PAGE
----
Tomorrow is Halloween, and the excitement in our home is nearly palpable. My eight-year-old daughter spent the evening on Pinterest looking at different ways to paint her face to look like Spiderman, and my seven-year-old son keeps asking to wear his Iron Man Costume around the house.
We’ve discussed our plans for Halloween night, which includes crashing a nearby trunk-or-treat at a local church, then “inspecting” the kids’ candy for anything suspicious.
“We need to get a plastic pumpkin to put our candy in,” Courtney says, ticking off everything she needed to do before the big night.
I shake my head. “Nah. You can get much more in a pillowcase.”
Courtney’s eyes widen. “A pillowcase?”
I shrug. “Sure. That’s what we used as kids.”
Courtney’s jaw drops. “What was Halloween like when you were a kid?”
A grin spreads over my face as I remember Halloween in Lynnwood. Most nights it would rain because, well, we lived in Seattle. Which meant we’d be wearing coats over our costumes. If we were particularly unlucky, it’d be snowing and we’d be lucky to have even an inch of bright-colored fabric sticking out from underneath mittens, hats, boots, and thick winter coats. But if the Gods were smiling down on us that year, it’d be a clear night perfect for hours of trick-or-treating.
Our family had a large container designated for costumes that were recycled from person to person each year. Our body size at that time of year usually dictated what we could wear, but sometimes Mom would use safety pins to get them to fit without sliding off our shoulders. There was this fantastic Spanish Dancer dress made of black, red, orange and yellow, with massive ruffles that fluttered outward below the waist in alternating colors. It was second only to the authentic cream or black flapper dresses our grandma used to wear when she was a performer in the 30’s. I wore those dresses well into my teens and it was nothing short of fantastic. Other costumes included some funky white jumpsuit trimmed in orange and rhinestones, massive black platform shoes, a wedding dress, a Native American costume, and a few other items we’d usually fight over who wouldn’t have to wear them.
We’d start right after dinner, long before sunset, starting at our neighbor’s house because they saved a full-sized candy bar especially for each of us. Probably their way of saying thanks for being so crazy they never had to pay a dime for entertainment. They’d just sit on their back deck and watch us ricochet of one another in the back yard.
When we were younger, Mom or Dad would take us around “the loop” which was a housing development just up the hill from our house where homes were built in this massive loop. It was just large enough for us to feel as if we’d accomplished some serious candy collecting, but not so big that the parents were ready to gouge their eyes out.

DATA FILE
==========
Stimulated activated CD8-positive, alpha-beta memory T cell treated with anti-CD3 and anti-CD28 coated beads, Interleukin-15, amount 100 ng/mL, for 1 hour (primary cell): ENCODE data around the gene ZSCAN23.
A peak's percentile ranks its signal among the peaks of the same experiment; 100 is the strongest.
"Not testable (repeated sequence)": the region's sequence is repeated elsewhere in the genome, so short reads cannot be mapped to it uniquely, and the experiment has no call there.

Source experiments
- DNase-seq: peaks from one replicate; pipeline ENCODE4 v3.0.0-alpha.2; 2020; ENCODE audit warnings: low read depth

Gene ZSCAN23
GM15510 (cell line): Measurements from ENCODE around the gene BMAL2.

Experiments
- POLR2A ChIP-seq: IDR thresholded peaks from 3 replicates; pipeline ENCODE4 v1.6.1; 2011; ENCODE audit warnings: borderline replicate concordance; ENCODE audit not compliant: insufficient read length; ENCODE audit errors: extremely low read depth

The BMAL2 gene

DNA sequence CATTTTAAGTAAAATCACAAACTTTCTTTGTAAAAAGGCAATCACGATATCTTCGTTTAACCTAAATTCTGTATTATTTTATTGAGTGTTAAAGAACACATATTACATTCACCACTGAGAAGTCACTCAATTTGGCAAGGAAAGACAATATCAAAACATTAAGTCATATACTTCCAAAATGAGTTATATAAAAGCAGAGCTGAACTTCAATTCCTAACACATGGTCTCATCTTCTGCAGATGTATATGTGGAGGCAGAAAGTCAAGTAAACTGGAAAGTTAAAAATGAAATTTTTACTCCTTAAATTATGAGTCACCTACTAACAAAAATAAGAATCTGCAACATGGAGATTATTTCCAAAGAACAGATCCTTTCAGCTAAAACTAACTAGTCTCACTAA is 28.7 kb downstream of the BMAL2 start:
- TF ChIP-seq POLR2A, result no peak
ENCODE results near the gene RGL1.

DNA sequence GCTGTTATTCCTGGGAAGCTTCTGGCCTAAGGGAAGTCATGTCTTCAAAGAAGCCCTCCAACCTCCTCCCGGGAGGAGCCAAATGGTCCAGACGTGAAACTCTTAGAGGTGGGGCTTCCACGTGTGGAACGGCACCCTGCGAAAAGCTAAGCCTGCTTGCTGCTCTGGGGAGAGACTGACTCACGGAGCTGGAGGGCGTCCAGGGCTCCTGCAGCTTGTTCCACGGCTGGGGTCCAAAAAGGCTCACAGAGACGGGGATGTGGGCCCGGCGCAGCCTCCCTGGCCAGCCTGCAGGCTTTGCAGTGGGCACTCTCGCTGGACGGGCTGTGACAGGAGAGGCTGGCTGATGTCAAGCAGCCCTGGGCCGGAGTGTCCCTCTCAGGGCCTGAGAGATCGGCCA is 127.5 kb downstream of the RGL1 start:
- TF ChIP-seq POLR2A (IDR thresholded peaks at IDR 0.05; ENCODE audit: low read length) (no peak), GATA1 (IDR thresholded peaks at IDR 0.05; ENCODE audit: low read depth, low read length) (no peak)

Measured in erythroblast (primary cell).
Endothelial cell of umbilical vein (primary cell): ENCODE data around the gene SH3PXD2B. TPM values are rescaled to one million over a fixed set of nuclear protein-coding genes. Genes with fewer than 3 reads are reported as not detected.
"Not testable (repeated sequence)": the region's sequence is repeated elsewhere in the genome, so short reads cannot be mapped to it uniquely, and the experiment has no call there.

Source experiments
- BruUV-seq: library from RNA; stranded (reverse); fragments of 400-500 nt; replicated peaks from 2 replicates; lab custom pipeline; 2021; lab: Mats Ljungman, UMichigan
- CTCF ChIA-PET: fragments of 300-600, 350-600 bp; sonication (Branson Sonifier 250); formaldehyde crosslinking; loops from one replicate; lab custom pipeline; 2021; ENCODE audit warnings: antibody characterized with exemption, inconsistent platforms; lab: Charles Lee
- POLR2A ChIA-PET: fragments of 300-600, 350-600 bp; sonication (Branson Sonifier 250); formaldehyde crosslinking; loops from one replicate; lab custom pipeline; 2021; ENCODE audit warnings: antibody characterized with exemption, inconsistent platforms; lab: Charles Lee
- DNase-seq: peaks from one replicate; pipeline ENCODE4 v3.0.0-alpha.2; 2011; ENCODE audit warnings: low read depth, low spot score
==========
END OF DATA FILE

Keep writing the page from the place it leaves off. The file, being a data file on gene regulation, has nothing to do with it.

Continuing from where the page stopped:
When we got older, however, that’s when the fun occured. Well, older is relative, of course. The age limit for trick-or-treating in our house was twelve. If you were twelve when Halloween hit, you were too old to trick or treat. Those of us whose age was double digits got to strike out on our own without the watchful, and way too-easily-tired-out eye of our parents, provided we stuck together. As soon as the little kids left with the parents, the older ones would head towards The Pits.
The Pits were a massive housing development that used to be acres and acres (maybe miles) of dirt and rock, but was eventually developed into thousands of high-end homes. Our first candy stop would often be the mansion at the top of a long, winding hill where the doorbell chimed a song rather than dinged. I don’t think anyone ever answered the door, but it was more about listening to the doorbell anyway. Besides, you could ring it more than once if nobody came to the door.
Next, we’d systematically move from door-to-door, begging for candy before racing to the next unsuspecting resident and repeating the process. Our curfew was ten o’clock, and you didn’t want to push your luck with Dad. But it was amazing how far a kid could wind their way in and out of streets, provided they planned properly.
And we planned properly.
This candy had to last us months! Okay. Who were we kidding. We were lucky if it would last a week. Regardless, the goal was to fill our pillowcases nearly to the top. Most years we’d usually come home with legs and arms aching, noses running, make-up smeared, and a faces lit up by a giant grin because our bags were at least 3/4 full.
We’d stay up till midnight sorting, separating, and trading candy with one another until each of us were satisfied with our haul. Anything undesirable would be left for Mom, Dad, or the babies who were too young to trick-or-treat anyway.
By morning our tummies would ache, and we’d be hung over from the late night and too much sugar. It was entirely worth it, and we knew we’d be back at it again next year.